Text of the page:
A great metropolitan area is a place where taking transit for almost any trip is convenient, safe and affordable. Rapid transit, circulator buses, and extensive pedestrian and bicycle routes can cohesively connect citizens and tourists alike with live-work-play destinations, fostering the redevelopment of urban and suburban spaces into walkable, mixed-use environments with ample green space.
To remain economically competitive and to position Middle Tennessee as one of the most healthy and livable communities in North America, local leaders are now on the cusp of financing and building a modern mass transit system for the 21st century. How we go about planning and implementing quality, high-capacity public transportation in our region today, will have significant benefit for generations to come.
In 2010, Middle Tennessee's mayors agreed on a milestone, ten-county vision for transit - official policy as contained within our 2035 Regional Transportation Plan. Among other things, the plan recommends rapid transit service along the region's most congested corridors (between Nashville and Gallatin, Murfreesboro, Franklin); a larger network of buses running more frequently; commuter rail and premium express coach service.
To help propel regional transit policy and plans into actual implementation, the MPO & its partners hosted an educational workshop on Oct. 25-26, 2012. More than 250 Middle Tennessee political leaders, transportation and land use planners, transit agency partners, developers, architects, engineers, academics, and non-profit advocates came together to discuss how to turn the idea of a modernized regional transit system into action, by hearing from national experts and peer-metro regions on best practices, lessons learned.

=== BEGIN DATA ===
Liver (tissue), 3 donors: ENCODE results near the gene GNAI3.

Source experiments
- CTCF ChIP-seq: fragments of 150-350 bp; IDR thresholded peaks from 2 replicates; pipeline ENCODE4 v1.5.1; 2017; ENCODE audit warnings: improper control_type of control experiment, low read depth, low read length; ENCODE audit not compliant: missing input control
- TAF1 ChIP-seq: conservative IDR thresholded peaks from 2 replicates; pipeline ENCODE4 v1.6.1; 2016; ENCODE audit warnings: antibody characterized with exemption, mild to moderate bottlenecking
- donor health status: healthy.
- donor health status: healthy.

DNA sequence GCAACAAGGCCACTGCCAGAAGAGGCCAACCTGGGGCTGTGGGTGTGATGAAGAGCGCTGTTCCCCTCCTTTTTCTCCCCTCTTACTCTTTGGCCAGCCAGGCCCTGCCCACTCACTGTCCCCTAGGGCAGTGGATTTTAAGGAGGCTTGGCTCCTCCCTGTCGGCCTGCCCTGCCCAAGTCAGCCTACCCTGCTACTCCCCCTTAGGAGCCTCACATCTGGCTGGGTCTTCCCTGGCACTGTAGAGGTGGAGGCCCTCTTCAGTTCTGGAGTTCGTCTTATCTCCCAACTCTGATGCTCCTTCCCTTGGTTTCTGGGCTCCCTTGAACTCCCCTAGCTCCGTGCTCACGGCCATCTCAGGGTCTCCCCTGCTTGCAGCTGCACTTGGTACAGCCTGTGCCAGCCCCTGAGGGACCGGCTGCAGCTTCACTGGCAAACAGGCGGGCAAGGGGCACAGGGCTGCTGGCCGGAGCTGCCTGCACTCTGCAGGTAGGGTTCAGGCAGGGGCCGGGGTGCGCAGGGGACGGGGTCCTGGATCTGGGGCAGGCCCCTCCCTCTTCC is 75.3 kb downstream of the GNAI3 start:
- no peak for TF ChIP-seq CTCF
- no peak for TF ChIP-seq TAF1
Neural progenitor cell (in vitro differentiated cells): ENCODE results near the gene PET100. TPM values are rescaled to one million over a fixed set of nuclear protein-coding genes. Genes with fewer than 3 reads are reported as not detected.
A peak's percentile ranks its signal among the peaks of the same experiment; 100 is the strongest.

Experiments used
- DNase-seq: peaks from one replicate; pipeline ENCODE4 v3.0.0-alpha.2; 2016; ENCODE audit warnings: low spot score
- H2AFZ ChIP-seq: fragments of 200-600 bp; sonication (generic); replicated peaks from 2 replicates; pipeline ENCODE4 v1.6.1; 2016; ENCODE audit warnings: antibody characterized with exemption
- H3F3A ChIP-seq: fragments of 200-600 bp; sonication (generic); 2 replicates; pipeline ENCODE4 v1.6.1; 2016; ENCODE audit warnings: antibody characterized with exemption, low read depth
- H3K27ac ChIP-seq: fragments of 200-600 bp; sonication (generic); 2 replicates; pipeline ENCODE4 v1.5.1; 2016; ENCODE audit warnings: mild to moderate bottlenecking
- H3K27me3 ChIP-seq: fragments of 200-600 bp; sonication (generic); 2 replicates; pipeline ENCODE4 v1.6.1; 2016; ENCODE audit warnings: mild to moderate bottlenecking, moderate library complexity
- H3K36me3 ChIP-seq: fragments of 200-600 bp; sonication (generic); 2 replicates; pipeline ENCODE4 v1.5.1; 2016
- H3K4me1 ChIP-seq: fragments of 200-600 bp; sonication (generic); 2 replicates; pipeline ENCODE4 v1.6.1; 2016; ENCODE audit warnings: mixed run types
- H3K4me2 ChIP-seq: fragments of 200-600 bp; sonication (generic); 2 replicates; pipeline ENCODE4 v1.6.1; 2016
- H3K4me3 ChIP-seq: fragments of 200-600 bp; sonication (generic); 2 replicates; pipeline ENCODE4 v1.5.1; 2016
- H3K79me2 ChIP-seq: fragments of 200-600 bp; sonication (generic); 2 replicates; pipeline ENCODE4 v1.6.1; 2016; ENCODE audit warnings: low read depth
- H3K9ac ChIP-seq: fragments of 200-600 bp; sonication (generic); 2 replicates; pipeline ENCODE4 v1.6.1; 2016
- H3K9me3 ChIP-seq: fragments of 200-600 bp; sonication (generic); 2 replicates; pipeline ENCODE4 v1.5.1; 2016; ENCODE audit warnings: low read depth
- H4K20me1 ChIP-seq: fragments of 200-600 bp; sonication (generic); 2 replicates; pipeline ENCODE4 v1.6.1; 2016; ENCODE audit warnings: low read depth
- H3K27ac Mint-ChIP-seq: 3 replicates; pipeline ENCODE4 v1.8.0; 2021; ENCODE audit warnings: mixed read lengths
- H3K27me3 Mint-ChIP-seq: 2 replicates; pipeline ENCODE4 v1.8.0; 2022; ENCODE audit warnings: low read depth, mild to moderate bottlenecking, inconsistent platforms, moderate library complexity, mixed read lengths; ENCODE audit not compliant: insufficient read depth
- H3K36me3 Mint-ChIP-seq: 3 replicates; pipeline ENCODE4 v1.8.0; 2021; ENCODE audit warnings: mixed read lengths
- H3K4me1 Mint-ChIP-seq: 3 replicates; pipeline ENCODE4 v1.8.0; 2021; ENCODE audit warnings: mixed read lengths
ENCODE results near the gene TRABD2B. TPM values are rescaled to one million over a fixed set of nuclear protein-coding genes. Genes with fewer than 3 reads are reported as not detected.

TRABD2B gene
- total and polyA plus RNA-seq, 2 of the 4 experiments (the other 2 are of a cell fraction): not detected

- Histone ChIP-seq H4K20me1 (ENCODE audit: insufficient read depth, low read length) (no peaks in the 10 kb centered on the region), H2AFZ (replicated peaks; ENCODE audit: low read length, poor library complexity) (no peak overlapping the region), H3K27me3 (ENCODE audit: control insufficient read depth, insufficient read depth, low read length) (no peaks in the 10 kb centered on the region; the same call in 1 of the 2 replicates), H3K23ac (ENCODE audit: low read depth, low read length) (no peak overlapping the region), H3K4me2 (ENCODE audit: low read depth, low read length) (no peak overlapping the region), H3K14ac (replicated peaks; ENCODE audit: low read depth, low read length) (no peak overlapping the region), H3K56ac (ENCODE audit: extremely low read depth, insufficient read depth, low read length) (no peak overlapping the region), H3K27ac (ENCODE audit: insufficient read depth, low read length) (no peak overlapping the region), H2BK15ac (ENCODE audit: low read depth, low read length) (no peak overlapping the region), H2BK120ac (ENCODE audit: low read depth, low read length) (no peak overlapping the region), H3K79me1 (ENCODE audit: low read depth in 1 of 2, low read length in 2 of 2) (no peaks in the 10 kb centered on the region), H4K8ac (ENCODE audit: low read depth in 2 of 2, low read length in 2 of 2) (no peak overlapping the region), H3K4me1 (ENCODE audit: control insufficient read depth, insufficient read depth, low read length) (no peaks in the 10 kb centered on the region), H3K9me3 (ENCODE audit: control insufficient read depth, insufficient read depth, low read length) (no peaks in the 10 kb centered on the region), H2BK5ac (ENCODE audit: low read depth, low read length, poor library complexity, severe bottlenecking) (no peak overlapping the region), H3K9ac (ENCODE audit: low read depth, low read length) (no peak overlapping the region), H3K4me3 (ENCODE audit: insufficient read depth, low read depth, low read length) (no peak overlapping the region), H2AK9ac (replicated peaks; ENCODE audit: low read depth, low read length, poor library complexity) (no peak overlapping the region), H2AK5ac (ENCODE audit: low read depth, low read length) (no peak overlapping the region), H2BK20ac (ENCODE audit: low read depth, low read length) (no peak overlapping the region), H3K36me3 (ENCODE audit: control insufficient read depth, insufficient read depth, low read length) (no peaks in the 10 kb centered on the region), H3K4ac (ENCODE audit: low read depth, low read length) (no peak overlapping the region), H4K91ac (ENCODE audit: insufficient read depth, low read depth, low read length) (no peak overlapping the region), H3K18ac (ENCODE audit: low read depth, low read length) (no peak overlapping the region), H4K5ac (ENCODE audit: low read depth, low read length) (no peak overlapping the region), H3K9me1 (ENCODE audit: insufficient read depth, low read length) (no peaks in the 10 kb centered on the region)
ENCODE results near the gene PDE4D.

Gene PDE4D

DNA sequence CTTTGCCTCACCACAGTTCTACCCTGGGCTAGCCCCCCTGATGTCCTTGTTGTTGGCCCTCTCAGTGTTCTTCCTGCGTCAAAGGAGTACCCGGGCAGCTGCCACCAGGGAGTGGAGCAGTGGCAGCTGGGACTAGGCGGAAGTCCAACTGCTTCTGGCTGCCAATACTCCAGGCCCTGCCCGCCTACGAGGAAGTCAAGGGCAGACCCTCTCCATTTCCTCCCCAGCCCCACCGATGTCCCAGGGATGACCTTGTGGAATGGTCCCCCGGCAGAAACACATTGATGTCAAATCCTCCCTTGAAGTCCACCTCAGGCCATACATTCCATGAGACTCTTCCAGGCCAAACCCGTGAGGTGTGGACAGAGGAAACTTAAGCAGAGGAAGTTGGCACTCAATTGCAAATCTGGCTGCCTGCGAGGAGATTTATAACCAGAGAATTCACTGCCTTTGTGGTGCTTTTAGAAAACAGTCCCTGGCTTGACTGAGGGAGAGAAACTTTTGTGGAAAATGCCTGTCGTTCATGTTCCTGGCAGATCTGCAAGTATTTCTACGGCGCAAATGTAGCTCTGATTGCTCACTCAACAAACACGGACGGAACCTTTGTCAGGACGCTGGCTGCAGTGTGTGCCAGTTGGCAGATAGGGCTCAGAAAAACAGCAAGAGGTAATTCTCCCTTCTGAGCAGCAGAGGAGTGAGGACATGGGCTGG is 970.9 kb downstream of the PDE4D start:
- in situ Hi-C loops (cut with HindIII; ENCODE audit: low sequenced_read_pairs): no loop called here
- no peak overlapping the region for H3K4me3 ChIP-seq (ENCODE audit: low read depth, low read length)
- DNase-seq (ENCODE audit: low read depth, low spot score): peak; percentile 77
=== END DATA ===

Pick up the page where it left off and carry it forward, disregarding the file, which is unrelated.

The symposium was held at AT&T Headquarters in downtown Nashville, just a few blocks from Music City Central— a state-of-the-art, climate-controlled transit depot, where customers can purchase tickets, pick up schedules, and wait comfortably in an inviting environment- as 200+ buses serve 45 routes in Metro-Davidson County, and express commuter service to surrounding counties.
Over the day and a half, more than 220 participants took part in the symposium which focused on state and national transportation policies and programs; the economic ROI and financial common-sense of reigning in suburban sprawl; and how transit can make communities more prosperous, healthy, and livable. Experts contributing to the discussion included Beth Osborne, Dep. Asst. Sec. for the U.S. Dept. of Transportation; Arthur Guzzetti, VP of Policy for the American Public Transportation Association; Mitchell Silver, President of the American Planning Association; and Ken Rose of the Centers for Disease Control.
Former Metro-Nashville Mayor Bill Purcell keynoted day one, delivering a motivational lecture comprised of transit's history in greater-Nashville (his administration's involvement in projects like the Music City Star, Music City Central, and the modernization of MTA's vehicle fleet), as well the case for improving transit to advance human\environmental health and economic development under current & future Metro mayoral administrations.